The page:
Lately i’ve found myself fascinated by existentialism. Ive been reading a lot of Hermann Hesse, and to quote Dennis Hopper in FFC’s Apocalypse Now(which is based on my favorite Joseph Conrad work) “He’s expanded my mind man!”
I was wondering if any one could refer, or recomend any existential works, or anything on absurdism, which has also sparked my interest and seems to follow in a similar vain to existentialism. I’m somewhat familar with works of Hesse and Camus, but feel free to elaborate on them.
Any input would be greatly apreciated, whether it’s a novel, essay, or even a website (I hold the quality of your recomendations in higher regaurd than those of Google.) I apologize for my atrocious grammar, and ussage, I remain a diligens novice (my latin most deffinately needs some work also. Im new on the forums, and I hope im not wrong in assuming posting is not a formal affair.
Not a formal affair at all, geoff!
Well, I’d like for you to read Kierkegaard’s Fear and Trembling, and you can move on with his works from there, as he is considered The Father of Existentialism. It’s one of my favorites. Also, you should read Dostoevsky’s The Bothers Karamazov, because it’s great, and because it’s considered one of the most important Existentialist novels. Actually, here’s a link to something I found absolutely valuable: an entire lecture series on Existentialism, by a professor at Berkeley. You can download each session and listen. If nothing else, the list provides valuable titles on the topic.
I hope this helps a bit. Existentialism is a very interesting way. Hope to see you around!
There is a lot of great existential literature out there-Dostoevsky’s works “Notes from the Underground”, “The Brothers Karamazov” and “Crime and Punishment” are all important works of literary existentialism, and are all forerunners of the existentialist movement which only really gained popularity in the 20th century, following on from the main existenalists of the 19th century, Kierkegaard (philosophy) and Dostoevskii (literature).
I would reccommend reading Camus’s “The Stranger” alongside Moravia’s “The Conformist”-both books complement each other well. A lot of Kafka’s works, including “The Trial” and a lot of his short stories all have existentialist themes-Sartre’s “Nausea”, the works of Miguel de Unamuno, “Invisible Man” by Ralph Ellison are all important works of existentialism.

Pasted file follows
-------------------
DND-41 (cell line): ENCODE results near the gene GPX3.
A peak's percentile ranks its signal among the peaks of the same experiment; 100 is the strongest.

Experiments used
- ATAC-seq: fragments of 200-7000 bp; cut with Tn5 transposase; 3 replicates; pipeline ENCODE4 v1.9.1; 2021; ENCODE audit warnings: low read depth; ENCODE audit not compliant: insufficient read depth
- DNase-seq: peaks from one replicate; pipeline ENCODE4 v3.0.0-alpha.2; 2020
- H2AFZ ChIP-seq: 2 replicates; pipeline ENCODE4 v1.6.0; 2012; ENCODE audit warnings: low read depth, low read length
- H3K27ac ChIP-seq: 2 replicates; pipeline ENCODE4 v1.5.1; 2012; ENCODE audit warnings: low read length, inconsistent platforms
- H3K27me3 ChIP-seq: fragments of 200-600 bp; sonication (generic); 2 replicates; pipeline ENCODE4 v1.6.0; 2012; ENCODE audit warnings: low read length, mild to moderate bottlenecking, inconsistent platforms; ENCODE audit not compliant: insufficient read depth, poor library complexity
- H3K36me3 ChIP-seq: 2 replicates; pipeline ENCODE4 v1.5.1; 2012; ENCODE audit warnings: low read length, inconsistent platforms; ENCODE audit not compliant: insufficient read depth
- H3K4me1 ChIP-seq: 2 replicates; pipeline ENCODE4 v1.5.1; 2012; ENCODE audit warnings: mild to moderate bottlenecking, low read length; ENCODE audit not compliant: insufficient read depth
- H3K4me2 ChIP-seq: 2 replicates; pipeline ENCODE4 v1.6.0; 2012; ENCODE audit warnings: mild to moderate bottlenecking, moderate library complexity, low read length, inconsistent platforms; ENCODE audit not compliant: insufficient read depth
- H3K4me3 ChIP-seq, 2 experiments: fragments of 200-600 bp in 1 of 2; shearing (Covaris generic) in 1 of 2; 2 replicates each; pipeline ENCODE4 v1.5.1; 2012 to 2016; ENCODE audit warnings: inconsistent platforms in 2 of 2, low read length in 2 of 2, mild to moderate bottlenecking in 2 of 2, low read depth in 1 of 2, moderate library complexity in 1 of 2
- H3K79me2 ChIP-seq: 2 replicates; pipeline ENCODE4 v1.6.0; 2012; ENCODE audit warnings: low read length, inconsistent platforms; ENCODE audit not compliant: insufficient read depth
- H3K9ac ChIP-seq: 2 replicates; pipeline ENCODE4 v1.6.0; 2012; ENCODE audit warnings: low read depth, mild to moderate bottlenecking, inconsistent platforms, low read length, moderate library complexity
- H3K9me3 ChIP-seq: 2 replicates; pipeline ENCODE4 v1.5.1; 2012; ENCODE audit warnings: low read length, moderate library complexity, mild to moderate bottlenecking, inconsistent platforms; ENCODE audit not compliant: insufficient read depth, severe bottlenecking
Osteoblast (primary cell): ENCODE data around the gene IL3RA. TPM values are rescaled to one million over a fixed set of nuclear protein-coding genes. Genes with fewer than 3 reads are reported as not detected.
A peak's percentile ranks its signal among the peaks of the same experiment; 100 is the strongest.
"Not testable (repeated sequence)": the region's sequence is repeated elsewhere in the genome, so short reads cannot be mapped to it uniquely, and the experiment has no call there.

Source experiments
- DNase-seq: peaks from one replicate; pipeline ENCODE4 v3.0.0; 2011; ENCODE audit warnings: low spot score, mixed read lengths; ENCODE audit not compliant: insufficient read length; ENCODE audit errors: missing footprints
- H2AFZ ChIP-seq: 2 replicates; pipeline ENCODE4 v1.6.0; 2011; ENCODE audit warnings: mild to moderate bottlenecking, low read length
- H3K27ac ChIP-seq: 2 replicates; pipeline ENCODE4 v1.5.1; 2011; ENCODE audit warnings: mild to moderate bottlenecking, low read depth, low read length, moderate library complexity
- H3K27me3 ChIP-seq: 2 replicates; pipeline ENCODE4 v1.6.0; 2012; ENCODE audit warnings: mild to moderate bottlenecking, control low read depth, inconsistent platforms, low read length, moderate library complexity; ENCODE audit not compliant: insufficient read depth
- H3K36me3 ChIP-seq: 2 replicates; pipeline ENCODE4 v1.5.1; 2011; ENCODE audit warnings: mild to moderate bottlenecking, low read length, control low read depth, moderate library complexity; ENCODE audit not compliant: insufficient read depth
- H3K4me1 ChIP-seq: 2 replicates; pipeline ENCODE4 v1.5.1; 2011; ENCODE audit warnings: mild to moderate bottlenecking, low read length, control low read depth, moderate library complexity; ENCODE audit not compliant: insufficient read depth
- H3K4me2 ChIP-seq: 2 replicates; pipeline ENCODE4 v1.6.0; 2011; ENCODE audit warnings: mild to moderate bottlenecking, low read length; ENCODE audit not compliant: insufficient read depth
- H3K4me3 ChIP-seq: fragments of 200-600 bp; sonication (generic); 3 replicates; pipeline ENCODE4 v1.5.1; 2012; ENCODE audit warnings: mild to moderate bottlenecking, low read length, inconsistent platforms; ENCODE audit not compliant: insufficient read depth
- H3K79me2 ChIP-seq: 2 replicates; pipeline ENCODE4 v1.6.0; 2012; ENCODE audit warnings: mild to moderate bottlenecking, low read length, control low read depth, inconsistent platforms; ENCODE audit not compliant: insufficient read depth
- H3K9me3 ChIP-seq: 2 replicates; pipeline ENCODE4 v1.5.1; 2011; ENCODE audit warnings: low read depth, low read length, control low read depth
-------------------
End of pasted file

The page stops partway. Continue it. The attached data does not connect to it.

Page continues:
The aforementioned texts are, of course, only a brief summation of the most important existentialist novels-after all, existentialism was one of the most influential and important intellectual movements of the previous century.
I strongly recommend “The Sheltering Sky” by Paul Bowles. I think it’s worth reading just for the few lines describing the death of Port Moresby. I have yet to read a more intense description of how it must feel to die.
Since reading ‘The Outsider’ by Albert Camus, a book that got me hooked on existentialism; I have enjoyed reading existentialist novels by Dostoyevsky – particularly Crime & Punishment, The Brothers Karamazov & The Idiot. In each the main characters are defined by the way they exist in relation to others and the environment. Kafka’s ‘The Trial’ is a wonderful example of existential ideas, although very dark and haunting, i strongly recommend it.
I am currently reading Nausea by Jean Paul Sartre…only half way through but clearly with this book he lives up to his reputation as one of the more important existential writers. I am interested to read more of both Camus and Sartre as they fell out over certain Marxist ideas running underneath thier literature.
Your reading might bring you from existentialism to a more rare genre called nihilism. Interesting stuff but I don’t want to live there. You might remember when Samuel Becket won the Nobel for Lit. He wrote a novel called “Murphy”. Now that IS interesting.